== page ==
By Joe Gross, CDFA®
After years of diligently working, we know you’re looking forward to a relaxing and fulfilling retirement. But those golden years don’t come without planning and strategizing. And one piece of the retirement planning puzzle that often gets overlooked is Social Security.
Even though you have enough wealth to provide for your later years and won’t be relying on Social Security, don’t ignore your benefits! After all, they are rightfully yours; taking the time to optimize them for your unique situation will be well worth the effort.
For the Single Women
Many women make the mistake of claiming Social Security as soon as they’re eligible. Few wait until full retirement age, and even fewer wait until age 70. But your benefit amount increases by 8% each year from 66 to 70, plus cost of living increases for inflation, so it pays to wait. (1)
For example, let’s say your full retirement age is 66 and your monthly payment is estimated to be $2,000. The chart below shows how much you’d get every month if you started collecting at age 62 (reduced benefits), 66 (full benefits), and 70 (increased benefits).
Just by waiting until age 70, your monthly payout increases by 32% each month, which could lead to thousands of more dollars throughout your retirement for you to invest or gift to others. (2)
But when you should claim benefits isn’t as simple as waiting until age 70. Your health, home, and personal circumstances could indicate otherwise. Maybe you find out you have advanced-stage breast cancer, so you start taking benefits at age 62. Or maybe you are in good health and since you have plenty of other resources, so you wait until age 70. Tailoring your claiming strategy to your unique life circumstances is key, and a professional can help you take all factors into account.
For Those Who Are Divorced
This may come as a surprise, but divorcées can claim their ex-spouse’s benefits as long as they were married for at least 10 years. The amount you receive is equal to 50% of your ex’s benefits. If you qualify for your own benefits, you either receive 100% of your benefit amount or 50% of your ex’s, whichever is higher. (3) The best part? Your ex never has to know you’re collecting spousal benefits. Social Security doesn’t notify them and you’re not required to reach out.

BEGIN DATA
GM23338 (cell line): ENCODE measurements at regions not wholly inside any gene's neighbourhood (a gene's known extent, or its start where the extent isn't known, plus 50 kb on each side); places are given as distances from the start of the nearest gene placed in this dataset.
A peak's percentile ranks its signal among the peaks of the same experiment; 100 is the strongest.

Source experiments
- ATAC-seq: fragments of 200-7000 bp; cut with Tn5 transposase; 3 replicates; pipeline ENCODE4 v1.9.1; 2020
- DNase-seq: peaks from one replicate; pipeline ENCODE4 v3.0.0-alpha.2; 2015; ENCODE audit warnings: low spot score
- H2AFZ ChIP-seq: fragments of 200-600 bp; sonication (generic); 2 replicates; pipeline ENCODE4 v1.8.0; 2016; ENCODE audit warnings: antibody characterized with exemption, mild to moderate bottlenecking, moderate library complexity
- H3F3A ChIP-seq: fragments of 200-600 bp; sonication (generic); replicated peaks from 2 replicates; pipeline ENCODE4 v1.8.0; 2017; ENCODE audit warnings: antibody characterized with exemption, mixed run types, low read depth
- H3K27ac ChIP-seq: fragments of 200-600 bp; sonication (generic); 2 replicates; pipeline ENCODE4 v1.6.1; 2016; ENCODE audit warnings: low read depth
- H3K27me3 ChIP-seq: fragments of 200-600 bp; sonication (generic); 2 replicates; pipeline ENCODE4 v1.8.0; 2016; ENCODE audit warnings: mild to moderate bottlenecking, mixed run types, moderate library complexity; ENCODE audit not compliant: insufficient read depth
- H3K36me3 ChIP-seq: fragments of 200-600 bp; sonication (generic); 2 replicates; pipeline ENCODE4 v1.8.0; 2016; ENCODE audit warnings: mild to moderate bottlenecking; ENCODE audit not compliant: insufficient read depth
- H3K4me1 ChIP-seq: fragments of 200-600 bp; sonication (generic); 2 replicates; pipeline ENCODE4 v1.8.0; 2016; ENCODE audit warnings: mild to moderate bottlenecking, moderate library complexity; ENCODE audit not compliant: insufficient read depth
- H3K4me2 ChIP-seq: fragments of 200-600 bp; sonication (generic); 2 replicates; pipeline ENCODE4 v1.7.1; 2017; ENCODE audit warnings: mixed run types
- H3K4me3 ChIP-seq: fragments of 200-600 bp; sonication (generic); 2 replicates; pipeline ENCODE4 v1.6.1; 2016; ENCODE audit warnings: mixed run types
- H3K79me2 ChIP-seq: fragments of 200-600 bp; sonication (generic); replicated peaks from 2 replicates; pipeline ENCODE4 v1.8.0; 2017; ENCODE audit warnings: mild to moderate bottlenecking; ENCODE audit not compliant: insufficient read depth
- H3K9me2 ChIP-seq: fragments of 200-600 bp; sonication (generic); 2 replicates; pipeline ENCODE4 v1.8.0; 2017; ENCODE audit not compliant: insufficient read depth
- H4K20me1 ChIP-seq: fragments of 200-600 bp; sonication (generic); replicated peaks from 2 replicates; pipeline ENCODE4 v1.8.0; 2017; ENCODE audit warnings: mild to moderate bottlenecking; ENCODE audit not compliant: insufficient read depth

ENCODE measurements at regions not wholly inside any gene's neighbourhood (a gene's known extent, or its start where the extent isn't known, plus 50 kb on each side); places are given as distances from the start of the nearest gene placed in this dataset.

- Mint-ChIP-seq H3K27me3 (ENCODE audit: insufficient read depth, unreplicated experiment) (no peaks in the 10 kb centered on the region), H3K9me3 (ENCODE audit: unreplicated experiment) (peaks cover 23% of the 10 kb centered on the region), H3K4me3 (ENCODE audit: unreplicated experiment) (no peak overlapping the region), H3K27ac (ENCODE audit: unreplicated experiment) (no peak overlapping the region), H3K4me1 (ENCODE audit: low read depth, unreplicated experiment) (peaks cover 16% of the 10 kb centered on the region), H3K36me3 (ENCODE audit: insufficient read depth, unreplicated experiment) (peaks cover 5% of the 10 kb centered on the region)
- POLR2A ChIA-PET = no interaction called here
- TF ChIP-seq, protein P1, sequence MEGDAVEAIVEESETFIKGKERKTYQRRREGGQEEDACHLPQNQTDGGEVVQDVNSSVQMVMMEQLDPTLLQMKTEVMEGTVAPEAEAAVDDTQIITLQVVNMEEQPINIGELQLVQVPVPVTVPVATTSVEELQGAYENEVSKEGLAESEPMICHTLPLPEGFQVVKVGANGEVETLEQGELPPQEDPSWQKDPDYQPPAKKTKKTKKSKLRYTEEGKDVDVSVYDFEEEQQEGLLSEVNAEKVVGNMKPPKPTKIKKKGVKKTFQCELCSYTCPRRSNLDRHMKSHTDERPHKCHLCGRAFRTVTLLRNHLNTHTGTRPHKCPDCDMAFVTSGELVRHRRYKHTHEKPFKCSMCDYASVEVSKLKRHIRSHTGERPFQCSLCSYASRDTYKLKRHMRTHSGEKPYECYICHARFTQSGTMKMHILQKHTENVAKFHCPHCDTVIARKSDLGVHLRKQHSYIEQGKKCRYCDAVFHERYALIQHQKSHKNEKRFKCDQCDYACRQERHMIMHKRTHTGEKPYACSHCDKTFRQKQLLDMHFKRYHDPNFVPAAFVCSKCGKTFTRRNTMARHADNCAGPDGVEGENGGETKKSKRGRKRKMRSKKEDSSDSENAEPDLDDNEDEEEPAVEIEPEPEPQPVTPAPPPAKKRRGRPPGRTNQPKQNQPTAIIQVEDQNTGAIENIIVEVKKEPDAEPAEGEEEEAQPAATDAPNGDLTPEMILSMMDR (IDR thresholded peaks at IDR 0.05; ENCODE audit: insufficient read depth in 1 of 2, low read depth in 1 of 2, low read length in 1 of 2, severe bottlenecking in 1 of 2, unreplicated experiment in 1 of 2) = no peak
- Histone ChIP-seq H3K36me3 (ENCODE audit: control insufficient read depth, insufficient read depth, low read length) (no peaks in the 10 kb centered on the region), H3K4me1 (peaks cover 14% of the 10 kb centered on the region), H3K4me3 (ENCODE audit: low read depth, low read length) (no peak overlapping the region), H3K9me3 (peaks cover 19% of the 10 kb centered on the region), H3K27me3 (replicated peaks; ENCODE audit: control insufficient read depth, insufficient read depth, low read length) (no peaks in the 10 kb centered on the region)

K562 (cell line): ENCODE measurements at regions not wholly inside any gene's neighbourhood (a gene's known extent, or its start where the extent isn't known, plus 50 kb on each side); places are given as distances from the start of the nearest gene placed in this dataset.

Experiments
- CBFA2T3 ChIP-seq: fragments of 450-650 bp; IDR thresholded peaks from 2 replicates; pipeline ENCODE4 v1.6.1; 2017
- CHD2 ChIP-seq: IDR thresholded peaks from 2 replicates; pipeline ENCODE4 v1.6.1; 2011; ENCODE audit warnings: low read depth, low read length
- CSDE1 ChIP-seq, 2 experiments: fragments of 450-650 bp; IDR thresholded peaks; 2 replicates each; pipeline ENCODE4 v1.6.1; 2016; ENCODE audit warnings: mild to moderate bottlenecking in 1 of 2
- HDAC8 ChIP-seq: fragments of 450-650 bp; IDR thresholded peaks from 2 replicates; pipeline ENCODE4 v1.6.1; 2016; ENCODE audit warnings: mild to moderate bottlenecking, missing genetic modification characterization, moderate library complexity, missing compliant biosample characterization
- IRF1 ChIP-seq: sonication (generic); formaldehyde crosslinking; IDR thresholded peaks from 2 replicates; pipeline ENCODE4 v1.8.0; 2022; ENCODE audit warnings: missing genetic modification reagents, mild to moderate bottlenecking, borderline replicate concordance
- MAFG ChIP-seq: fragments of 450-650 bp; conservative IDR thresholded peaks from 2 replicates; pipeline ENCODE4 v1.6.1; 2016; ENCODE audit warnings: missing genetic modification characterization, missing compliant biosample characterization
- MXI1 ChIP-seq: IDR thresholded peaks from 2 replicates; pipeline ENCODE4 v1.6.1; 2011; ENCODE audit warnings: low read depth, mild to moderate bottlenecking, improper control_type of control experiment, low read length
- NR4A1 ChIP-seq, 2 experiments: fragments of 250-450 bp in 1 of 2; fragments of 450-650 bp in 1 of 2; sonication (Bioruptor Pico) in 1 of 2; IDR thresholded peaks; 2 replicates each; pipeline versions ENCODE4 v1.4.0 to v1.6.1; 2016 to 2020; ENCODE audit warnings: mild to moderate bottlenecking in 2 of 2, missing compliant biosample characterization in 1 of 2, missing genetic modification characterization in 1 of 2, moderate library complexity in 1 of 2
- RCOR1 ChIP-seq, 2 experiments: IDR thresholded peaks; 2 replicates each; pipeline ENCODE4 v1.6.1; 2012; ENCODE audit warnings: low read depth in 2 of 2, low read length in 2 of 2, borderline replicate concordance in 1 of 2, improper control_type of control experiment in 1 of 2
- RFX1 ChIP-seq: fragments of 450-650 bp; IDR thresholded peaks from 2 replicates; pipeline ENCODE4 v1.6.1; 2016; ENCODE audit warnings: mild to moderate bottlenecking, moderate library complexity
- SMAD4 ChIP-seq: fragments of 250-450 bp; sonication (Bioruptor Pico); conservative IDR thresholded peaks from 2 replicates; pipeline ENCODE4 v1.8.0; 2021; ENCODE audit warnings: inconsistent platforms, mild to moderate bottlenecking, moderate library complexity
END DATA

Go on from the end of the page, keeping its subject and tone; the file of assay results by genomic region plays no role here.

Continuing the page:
If your ex passes away, you receive benefits as a widow, which means you get 100% of your ex’s payout. There is one caveat to this rule, however. You won’t qualify for spousal benefits if you remarry. Your ex can, but you can’t. Although, if you happen to remarry and your second marriage ends in divorce or your spouse dies, you’d once again be eligible for your first spouse’s benefits.
For the Widows
Widows and divorcées who were married for at least a decade are eligible for survivor benefits when a spouse dies. Just keep in mind that you won’t qualify for survivor benefits if you remarry before age 60.
As with regular Social Security payouts, you receive reduced benefits if you claim them before you reach full retirement age. But unlike regular payouts, you don’t have to wait until you’re 70 to get the highest amount.
The chart below shows what percentage of survivor benefits you’d get based on your situation: (4)
Meet With a Financial Professional
Social Security is an intricate puzzle with many pieces, so attempting to go at it alone may not be the best course of action. To gain clarity and help maximize your benefits, it’s best to work with a financial professional.
Our team at JGP Wealth Management can help you evaluate your options and choose a claiming strategy based on your unique situation. We are here to walk with you as you navigate Social Security, and the rest of your financial journey as well. If you’d like to partner with a financial planner who understands your unique needs and inspires you to be more confident in your financial decisions, contact Joe today at 503-446-6450 or email@example.com.
Joe Gross is first vice president and senior financial advisor at JGP Wealth Management, an independent, fee-based financial advisory firm in Portland, Oregon. With over 25 years of experience under his belt, Joe is passionate about putting his clients first and helping them stay focused on their financial goals, inspiring confidence in their future. As a Certified Divorce Financial Analyst® professional, he specializes in addressing the unique financial issues of divorce. Joe is known for his tenacity to keep clients on track toward their dreams and for his attention to detail, which is second to none! His clients know that nothing will slip through the cracks when working with Joe!
Joe graduated from the University of Arizona with a bachelor’s degree in finance. Outside of work, he enjoys being involved in the community and is actively involved with organizations close to his heart. Joe is a former president and current board member of the ALS Association of Oregon and Southwest Washington and a long-time member of The Multnomah Athletic Club. In his free time, he enjoys fly fishing, spending time with his family, and cheering on his alma mater, the University of Arizona. To learn more about Joe, connect with him on LinkedIn. You can also watch his latest webinar on How To Pick Up The Financial Pieces After Divorce.